I personally prefer to go with black and white when I am trying to convey the texture of a subject, when the colors distract from the story I'm trying to tell, or when there is a strong lighting contrast in the shot.

18

Quite a lot of the time, much more than most people think. My advice would be to try converting pretty much everything and see how you like the results. After doing this for a while, I discovered that now I have a specific choice in mind (color or B&W) right when I'm composing, and I'm usually right. It's a cool feeling.

Also (and this doesn't quite answer your question, but I think it's germane): convert to black and white thoughtfully. There are many, many ways to do this, of course. My own preferred method is to use a film simulator, such as the open source iNDA plugin for Bibble (which makes trying out an image in B&W extremely quick, about 2 seconds). But the point is that one should do the conversion following a specific method chosen thoughtfully rather than just setting the saturation to zero.

I also find that vigorous use of contrast and/or curves will often yield a much more interesting photo as well.

10

Usually the decision is made before the photo is taken. I could go on at length about what makes a good black and white photograph, but instead I'll point you in the direction of an article I wrote about it which may help you.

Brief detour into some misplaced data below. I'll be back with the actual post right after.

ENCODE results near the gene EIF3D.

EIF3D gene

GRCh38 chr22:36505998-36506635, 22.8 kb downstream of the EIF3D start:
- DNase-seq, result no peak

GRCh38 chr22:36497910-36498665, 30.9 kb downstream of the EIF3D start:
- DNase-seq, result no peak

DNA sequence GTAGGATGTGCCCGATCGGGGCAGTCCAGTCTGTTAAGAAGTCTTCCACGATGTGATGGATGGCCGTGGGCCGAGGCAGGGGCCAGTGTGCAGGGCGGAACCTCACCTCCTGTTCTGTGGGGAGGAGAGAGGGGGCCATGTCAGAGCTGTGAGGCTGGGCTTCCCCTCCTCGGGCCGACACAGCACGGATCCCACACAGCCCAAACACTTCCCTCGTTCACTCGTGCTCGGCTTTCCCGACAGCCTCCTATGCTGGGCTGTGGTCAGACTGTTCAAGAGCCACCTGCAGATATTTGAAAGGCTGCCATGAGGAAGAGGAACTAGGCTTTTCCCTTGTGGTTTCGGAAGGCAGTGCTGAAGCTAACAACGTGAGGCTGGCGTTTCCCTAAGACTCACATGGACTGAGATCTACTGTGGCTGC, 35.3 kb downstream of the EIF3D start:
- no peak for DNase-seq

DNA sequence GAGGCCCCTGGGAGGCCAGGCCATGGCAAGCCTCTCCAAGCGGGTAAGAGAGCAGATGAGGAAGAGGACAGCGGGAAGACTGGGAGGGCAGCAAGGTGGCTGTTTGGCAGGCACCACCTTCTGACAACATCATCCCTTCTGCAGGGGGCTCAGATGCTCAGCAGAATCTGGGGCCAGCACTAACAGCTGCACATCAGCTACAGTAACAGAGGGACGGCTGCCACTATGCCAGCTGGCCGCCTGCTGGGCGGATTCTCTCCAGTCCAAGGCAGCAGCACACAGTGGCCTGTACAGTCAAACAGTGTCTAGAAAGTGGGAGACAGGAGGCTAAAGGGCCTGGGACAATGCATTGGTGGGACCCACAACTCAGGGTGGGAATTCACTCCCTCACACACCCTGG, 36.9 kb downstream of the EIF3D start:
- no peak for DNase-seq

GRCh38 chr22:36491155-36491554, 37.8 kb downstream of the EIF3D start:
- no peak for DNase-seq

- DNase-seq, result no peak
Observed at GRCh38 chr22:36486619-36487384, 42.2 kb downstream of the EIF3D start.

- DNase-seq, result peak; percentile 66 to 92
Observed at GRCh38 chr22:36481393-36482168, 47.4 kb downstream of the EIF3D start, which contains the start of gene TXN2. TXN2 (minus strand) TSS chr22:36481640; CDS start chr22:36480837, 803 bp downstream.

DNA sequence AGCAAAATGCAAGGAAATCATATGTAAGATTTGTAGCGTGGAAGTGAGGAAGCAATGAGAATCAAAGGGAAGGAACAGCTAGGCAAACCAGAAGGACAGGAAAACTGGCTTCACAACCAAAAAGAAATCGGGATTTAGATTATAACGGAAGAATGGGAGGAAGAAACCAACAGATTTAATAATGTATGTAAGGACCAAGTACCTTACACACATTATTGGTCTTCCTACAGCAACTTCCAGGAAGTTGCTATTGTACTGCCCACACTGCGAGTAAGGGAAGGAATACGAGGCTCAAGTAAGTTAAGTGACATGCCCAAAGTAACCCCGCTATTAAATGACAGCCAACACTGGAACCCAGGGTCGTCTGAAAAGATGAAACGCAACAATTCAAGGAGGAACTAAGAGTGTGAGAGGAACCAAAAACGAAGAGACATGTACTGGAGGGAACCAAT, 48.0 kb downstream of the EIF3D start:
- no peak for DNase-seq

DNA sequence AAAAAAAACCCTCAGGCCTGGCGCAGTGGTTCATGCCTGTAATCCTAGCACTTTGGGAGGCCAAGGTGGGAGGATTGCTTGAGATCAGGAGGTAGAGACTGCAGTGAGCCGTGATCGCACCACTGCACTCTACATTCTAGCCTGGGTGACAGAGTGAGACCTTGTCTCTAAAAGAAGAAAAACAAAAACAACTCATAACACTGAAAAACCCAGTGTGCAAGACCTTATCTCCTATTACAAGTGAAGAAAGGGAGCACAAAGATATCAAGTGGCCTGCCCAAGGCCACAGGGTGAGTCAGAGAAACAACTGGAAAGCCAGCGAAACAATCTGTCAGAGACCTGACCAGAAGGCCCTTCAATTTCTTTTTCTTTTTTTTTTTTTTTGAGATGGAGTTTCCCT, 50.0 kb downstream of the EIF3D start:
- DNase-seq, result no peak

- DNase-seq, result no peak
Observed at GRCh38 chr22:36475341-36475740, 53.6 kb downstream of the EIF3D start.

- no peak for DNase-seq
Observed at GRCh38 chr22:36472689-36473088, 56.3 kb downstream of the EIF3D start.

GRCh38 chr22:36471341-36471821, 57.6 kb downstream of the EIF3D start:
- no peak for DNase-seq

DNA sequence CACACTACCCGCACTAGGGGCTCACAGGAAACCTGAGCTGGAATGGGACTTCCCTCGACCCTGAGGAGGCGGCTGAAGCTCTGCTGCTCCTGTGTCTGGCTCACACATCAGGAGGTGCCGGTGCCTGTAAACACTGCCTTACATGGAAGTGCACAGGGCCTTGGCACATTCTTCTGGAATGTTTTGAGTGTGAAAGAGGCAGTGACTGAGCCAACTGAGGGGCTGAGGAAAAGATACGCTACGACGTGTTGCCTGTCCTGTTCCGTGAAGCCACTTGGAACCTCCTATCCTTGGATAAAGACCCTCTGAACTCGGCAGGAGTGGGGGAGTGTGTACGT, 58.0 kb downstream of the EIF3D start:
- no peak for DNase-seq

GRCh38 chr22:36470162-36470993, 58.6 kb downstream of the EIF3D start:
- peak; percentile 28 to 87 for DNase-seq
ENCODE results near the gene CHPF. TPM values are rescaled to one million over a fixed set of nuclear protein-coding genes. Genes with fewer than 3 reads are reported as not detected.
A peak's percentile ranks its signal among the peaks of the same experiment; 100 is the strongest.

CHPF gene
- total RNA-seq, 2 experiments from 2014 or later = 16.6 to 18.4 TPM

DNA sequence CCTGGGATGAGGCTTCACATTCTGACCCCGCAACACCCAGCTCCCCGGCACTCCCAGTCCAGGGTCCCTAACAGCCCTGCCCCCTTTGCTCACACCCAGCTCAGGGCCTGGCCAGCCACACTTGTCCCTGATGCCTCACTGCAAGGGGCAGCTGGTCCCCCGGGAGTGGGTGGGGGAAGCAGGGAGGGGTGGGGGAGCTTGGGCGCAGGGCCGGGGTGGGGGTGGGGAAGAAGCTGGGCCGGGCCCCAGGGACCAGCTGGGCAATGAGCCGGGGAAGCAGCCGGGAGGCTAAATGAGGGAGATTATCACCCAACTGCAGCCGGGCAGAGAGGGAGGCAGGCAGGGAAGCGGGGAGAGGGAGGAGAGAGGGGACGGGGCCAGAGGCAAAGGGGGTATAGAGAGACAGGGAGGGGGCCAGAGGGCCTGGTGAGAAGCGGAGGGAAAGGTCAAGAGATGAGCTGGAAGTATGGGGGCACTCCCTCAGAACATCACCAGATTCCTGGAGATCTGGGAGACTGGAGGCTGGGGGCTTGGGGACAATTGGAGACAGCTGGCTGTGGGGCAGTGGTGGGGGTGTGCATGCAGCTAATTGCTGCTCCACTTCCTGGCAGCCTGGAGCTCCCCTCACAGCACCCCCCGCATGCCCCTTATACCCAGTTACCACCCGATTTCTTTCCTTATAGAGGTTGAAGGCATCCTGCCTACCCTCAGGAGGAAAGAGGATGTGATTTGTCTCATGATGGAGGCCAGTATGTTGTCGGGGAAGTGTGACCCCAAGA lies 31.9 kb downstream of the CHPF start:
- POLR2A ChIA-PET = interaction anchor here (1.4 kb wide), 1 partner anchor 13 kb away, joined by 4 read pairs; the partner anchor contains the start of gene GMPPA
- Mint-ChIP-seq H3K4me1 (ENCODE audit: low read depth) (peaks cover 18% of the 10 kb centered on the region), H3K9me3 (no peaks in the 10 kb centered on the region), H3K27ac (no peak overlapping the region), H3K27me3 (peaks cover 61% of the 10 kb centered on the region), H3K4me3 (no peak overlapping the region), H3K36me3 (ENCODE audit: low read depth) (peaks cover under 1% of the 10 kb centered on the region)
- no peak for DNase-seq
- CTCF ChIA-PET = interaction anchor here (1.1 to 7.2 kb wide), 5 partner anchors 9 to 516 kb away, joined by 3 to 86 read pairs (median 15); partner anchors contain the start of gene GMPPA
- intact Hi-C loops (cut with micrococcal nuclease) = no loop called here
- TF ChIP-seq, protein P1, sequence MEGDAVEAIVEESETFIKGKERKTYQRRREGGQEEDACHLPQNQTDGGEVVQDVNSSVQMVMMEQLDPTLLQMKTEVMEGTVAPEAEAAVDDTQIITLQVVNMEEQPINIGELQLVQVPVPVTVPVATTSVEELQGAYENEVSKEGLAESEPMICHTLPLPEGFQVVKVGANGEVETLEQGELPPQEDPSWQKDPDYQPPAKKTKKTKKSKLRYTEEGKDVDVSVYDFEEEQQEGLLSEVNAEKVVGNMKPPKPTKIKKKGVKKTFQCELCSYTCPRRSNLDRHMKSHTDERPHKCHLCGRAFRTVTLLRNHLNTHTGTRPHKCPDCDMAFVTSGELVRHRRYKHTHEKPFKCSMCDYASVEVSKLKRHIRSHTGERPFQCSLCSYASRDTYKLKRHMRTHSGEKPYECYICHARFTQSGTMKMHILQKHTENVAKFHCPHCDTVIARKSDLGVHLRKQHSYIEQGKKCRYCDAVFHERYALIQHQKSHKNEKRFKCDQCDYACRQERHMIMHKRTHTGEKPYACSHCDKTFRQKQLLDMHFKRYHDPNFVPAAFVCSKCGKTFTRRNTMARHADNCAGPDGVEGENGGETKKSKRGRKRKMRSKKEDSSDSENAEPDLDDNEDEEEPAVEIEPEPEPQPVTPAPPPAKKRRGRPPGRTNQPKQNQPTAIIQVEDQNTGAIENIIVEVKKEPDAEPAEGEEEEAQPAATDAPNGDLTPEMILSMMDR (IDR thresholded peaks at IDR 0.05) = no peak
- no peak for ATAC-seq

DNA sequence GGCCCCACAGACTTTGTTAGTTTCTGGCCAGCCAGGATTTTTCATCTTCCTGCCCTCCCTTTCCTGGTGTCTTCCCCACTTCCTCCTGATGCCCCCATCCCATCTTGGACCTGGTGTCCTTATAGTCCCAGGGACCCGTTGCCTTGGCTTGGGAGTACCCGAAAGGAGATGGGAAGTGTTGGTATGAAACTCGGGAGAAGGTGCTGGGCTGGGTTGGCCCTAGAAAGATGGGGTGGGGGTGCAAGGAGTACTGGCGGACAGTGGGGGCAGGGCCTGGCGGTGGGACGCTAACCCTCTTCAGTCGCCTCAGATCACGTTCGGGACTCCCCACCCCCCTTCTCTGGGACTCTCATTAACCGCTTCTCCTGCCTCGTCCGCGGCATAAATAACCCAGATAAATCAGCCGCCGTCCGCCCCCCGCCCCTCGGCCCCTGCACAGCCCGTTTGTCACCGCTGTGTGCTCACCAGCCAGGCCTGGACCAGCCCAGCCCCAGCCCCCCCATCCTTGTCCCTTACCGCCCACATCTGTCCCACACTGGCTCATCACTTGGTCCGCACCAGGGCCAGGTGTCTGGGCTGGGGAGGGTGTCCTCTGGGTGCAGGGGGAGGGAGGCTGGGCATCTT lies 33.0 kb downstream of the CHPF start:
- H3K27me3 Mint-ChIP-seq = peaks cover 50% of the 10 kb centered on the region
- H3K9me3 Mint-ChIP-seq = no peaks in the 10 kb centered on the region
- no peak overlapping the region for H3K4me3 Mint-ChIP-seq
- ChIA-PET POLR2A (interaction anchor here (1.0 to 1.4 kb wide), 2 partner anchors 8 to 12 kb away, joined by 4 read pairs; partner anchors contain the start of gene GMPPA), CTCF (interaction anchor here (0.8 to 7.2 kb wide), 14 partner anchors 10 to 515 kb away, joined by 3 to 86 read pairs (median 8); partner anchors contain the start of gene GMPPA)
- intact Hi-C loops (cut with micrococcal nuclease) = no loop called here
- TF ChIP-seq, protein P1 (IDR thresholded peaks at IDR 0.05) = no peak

• 2
    +1 to making the decision in advance. In addition to your (nice) article, there was just a good short post on this at The Online Photographer: theonlinephotographer.typepad.com/the_online_photographer/2011/… – mattdm Aug 17 '11 at 16:04
  • @Nick Miners - Great Iceland shots! I love that place! – dpollitt Aug 17 '11 at 16:24
  • I support the idea of thinking before shooting. Ansel Adams, whom you mention, called it previzualization. – Jindra Lacko Apr 17 '17 at 9:00
9

While by no means the only sort of subject that often looks good in black and white, subjects where the textures are of primary interest often work better in black and white. For instance, gnarled roots and bark often look better in black and white.

7

Most of the other answers here seem to be about artistic merits.